Instructions for specifying the necessary information for the primary and secondary phases and their interaction for an Eulerian multiphase calculation are provided below.
Defining the Primary Phase
The procedure for defining the primary phase in an Eulerian multiphase calculation is the same as for a VOF calculation. See Section
23.10.3 for details.
Defining a Nongranular Secondary Phase
To define a nongranular (i.e., liquid or vapor) secondary phase in an Eulerian multiphase calculation, perform the following steps:
1.
Select the phase (e.g.,
phase-2) in the
Phase list.
Figure 23.12.1: The
Secondary Phase Panel for a Nongranular Phase
3.
In the
Secondary Phase panel, enter a
Name for the phase.
4.
Specify which material the phase contains by choosing the appropriate material in the
Phase Material drop-down list.
5.
Define the material properties for the
Phase Material, following the same procedure you used to set the material properties for the primary phase (see Section
23.10.3).
6.
In the
Secondary Phase panel, specify the
Diameter of the bubbles or droplets of this phase. You can specify a constant value, or use a user-defined function. See the separate
UDF Manual for details about user-defined functions.
7.
Click
OK in the
Secondary Phase panel.
Defining a Granular Secondary Phase
To define a granular (i.e., particulate) secondary phase in an Eulerian multiphase calculation, perform the following steps:
1.
Select the phase (e.g.,
phase-2) in the
Phase list.
Figure 23.12.2: The
Secondary Phase Panel for a Granular Phase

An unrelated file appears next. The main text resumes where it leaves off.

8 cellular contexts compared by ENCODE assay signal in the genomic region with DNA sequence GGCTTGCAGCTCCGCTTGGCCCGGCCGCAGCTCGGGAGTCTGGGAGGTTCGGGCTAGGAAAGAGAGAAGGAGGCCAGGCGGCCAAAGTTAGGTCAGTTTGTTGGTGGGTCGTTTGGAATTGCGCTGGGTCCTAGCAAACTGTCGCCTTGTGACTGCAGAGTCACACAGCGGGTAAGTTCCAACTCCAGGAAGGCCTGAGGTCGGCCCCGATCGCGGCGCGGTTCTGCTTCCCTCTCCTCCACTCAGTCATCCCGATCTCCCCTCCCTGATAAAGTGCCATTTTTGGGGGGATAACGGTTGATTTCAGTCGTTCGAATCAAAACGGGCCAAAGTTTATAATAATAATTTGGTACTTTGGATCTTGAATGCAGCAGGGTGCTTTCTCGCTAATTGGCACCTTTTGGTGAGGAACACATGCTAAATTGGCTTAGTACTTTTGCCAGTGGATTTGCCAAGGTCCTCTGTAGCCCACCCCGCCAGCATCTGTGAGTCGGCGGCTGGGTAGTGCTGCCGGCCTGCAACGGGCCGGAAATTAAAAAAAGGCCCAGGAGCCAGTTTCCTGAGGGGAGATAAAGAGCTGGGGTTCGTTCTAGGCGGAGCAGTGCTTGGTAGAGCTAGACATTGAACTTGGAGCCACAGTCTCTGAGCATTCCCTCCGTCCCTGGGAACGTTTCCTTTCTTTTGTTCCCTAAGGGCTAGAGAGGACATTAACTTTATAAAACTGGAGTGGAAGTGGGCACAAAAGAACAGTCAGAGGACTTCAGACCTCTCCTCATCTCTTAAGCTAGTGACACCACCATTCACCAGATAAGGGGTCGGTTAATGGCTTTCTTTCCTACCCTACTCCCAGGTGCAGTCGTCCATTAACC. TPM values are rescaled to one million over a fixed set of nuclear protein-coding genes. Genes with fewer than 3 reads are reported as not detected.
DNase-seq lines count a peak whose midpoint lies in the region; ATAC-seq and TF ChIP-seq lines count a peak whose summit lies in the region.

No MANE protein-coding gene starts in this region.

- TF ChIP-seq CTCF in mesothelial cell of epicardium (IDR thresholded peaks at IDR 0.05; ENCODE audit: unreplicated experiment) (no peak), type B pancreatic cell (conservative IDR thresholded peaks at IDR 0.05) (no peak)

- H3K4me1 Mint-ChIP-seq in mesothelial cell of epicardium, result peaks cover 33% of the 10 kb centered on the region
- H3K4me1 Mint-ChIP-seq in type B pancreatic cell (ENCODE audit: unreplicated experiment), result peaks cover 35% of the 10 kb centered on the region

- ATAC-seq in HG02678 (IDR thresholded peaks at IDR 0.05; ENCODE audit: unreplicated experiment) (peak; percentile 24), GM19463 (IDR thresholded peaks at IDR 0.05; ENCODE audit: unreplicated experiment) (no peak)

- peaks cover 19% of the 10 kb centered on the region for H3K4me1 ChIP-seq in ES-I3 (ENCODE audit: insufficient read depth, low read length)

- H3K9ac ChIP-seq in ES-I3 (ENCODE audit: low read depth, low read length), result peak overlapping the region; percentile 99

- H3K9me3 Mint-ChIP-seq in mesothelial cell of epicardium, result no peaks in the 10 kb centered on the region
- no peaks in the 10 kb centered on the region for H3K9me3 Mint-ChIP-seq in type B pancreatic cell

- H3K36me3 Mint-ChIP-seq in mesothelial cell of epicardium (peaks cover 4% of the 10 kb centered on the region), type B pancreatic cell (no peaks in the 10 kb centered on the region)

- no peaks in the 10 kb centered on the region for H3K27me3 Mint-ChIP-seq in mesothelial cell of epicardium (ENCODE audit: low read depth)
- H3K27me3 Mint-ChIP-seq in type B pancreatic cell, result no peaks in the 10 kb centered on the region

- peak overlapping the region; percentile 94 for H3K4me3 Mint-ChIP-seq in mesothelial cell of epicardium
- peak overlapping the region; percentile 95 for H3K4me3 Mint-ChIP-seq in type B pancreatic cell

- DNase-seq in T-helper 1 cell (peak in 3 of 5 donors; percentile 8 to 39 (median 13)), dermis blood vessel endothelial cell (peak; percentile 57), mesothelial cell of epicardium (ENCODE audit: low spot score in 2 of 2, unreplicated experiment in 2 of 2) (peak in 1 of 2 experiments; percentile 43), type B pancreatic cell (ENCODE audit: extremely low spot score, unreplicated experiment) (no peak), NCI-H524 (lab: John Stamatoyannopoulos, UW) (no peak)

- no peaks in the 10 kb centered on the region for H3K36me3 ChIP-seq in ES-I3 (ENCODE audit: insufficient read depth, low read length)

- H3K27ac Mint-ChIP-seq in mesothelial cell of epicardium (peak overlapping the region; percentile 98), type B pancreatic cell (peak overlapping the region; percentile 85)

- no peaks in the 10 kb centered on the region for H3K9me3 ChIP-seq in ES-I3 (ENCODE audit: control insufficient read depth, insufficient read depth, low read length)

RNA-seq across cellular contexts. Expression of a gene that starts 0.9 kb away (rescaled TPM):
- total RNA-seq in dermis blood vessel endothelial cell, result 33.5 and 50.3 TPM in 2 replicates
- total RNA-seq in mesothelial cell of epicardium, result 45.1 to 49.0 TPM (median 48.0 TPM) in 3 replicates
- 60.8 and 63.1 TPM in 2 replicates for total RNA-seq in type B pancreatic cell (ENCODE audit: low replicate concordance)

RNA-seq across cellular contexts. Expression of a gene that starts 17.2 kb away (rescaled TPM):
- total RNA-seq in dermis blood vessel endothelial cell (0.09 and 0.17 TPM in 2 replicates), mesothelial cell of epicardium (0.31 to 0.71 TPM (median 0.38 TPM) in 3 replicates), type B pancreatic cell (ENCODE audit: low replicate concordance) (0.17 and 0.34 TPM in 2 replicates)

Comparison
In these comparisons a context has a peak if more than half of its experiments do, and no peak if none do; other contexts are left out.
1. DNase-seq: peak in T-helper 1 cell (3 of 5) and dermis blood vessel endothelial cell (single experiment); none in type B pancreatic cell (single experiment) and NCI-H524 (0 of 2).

3.
In the
Secondary Phase panel, enter a
Name for the phase.
4.
Specify which material the phase contains by choosing the appropriate material in the
Phase Material drop-down list.
5.
Define the material properties for the
Phase Material, following the same procedure you used to set the material properties for the primary phase (see Section
23.10.3). For a granular phase (which must be placed in the fluid materials category, as mentioned in Section
23.9), you need to specify only the density; you can ignore the values for the other properties, since they will not be used.
Note that all properties for granular flows can utilize user-defined functions (UDFs).
See the separate
UDF Manual for details about user-defined functions.
6.
Turn on the
Granular option.
7.
(optional) Turn on the
Packed Bed option if you want to freeze the velocity field for the granular phase. Note that when you select the packed bed option for a phase, you should also use the fixed velocity option with a value of zero for all velocity components for all interior cell zones for that phase.
8.
Specify the
Granular Temperature Model. Choose either the default
Phase Property option or the
Partial Differential Equation option. See Section
23.5.8 for details.
9.
In the
Secondary Phase panel, specify the following properties of the particles of this phase:
Diameter
specifies the diameter of the particles. You can select
constant in the drop-down list and specify a constant value, or select
user-defined to use a user-defined function. See the separate
UDF Manual for details about user-defined functions.
Granular Viscosity specifies the kinetic part of the granular viscosity of the particles (
in Equation
23.5-62). You can select